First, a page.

AMD Ryzen 5 3600X Review: the New Mid-Range CPU Leader

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As we can see throughout this series of tests, AMD's Ryzen processors undoubtedly sit atop the multi-threaded benchmark throne. The six-core -9600K, which lacks Hyper-Threading, is out of its element in these tasks. Meanwhile, the 12-threaded Ryzen 5 3600X dominates in these types of workloads with convincing wins across the board. Intel's overclocking advantage is a boon for gamers, but it isn't enough to level the playing field in threaded rendering tests: Cranking away at 5.0 GHz, the Core i5-9600K lags the stock 3600X in nearly every multi-threaded test. 


The SVT-AV1 encoder is an Intel- and Netflix-designed software video encoder that became available earlier this year. This new encoder is more scalable than other encoders, thus offering faster encoding times paired with efficient compression. While it may seem counter-intuitive to use an Intel-designed encoder for testing AMD processors, consider that most encoders are inherently reliant upon per-core performance, which is a strength of Intel, while SVT-AV1 exposes the power of threading, a strength of Ryzen. Here we can see AMD's Ryzen 5 3600X going toe-to-toe with the stock -9600K.

Our LAME and FLAC tests, like many encoders, rely heavily upon per-core performance. That means Intel's frequency advantage comes into play, allowing the -9600K to take the lead. The -9600K's advantage at stock settings is slight, but overclocking propels the -9600K into the upper echelons of the chart.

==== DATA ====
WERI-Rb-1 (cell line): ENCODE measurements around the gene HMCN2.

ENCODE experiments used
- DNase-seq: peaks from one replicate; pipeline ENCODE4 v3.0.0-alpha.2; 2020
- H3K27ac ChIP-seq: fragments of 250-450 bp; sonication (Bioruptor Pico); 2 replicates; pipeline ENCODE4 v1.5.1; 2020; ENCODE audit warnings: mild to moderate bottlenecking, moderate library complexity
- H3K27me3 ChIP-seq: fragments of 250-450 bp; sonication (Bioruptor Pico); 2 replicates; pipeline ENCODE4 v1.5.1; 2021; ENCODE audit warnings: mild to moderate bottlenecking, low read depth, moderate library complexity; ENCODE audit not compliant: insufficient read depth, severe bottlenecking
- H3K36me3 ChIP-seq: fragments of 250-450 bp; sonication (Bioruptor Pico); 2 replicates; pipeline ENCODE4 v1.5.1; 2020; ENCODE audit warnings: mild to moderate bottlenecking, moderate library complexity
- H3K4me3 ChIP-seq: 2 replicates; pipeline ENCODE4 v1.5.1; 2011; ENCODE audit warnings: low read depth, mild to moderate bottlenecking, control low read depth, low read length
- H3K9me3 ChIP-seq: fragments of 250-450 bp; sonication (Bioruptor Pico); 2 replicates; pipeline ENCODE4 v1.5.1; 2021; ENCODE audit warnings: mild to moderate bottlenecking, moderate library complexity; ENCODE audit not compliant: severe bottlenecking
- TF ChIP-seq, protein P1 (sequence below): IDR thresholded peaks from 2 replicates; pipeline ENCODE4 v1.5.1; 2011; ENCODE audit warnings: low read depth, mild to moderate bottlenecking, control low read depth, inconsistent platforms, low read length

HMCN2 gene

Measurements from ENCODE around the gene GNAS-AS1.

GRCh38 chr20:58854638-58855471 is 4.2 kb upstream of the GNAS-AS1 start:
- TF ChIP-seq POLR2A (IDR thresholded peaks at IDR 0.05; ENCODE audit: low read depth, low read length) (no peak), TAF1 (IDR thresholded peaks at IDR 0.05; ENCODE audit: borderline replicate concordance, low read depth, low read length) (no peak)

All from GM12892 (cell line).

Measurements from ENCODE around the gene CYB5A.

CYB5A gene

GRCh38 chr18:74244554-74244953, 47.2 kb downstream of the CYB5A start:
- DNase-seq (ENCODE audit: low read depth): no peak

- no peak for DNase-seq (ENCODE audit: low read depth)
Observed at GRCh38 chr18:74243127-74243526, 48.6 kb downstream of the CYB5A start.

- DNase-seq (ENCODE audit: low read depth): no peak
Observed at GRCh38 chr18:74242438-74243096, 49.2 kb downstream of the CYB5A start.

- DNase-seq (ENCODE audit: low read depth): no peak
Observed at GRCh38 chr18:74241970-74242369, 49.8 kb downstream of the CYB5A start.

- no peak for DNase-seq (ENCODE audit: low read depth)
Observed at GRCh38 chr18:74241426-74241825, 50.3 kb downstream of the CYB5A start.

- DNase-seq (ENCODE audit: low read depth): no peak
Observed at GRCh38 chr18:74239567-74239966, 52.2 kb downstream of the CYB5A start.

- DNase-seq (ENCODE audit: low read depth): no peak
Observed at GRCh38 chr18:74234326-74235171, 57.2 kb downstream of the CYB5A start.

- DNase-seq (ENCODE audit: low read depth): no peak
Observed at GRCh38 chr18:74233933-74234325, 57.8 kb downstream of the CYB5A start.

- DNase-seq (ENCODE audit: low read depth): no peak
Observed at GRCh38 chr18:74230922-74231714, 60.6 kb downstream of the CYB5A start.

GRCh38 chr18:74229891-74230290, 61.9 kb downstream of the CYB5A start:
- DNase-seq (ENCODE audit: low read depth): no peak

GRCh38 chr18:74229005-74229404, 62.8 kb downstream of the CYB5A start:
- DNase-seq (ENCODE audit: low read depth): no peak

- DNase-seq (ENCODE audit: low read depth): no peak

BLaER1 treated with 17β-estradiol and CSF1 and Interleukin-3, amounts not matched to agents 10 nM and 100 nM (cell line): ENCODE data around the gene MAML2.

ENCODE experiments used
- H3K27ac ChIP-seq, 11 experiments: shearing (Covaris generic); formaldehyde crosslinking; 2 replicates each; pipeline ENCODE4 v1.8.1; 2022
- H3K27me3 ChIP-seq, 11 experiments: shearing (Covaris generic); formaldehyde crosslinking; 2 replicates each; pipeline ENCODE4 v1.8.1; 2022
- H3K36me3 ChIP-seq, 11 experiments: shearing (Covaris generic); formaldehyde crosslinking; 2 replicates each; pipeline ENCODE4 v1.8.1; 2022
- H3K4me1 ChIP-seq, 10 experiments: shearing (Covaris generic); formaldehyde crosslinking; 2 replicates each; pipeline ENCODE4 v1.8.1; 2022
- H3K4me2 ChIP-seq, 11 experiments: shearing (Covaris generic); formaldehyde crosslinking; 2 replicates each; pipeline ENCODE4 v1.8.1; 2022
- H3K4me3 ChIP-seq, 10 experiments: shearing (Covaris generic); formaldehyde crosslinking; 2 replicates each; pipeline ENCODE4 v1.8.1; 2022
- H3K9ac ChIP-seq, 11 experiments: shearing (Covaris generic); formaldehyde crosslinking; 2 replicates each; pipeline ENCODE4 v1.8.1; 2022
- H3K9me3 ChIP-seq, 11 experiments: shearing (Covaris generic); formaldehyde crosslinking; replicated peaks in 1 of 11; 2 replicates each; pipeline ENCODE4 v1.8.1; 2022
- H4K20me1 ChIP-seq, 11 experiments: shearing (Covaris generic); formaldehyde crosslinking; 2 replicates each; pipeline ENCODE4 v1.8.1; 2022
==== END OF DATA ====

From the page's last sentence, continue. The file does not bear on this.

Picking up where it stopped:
Intel processors traditionally leverage high frequencies to dominate the HandBrake x265 test, which relies heavily on AVX instructions, and the H.264 test. But Intel's higher clock speed isn't too much of an advantage in these tests when the similarly-priced competition has twice the number of threads, so the Ryzen 5 3600X carves out nice leads in both x265 and x264 encoding.

Compression, Decompression, Encryption, AVX

Our threaded compression and decompression 7-Zip and ZLib tests work directly from system memory, removing storage throughput from the equation. The combination of Ryzen 5 3600X's improved memory subsystem and generous helping of cores helps it take an easy lead over the -9600K.

We can also see the vast improvement in Ryzen's AVX performance in the y-cruncher tests: We would never have imagined such a massive generational leap, particularly in single-threaded performance. The work AMD has done here, along with the substantially larger caches that can feed the demanding AVX instructions, is truly impressive and benefits a wide range of applications.


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Paul Alcorn
Managing Editor: News and Emerging Tech

Paul Alcorn is the Managing Editor: News and Emerging Tech for Tom's Hardware US. He also writes news and reviews on CPUs, storage, and enterprise hardware.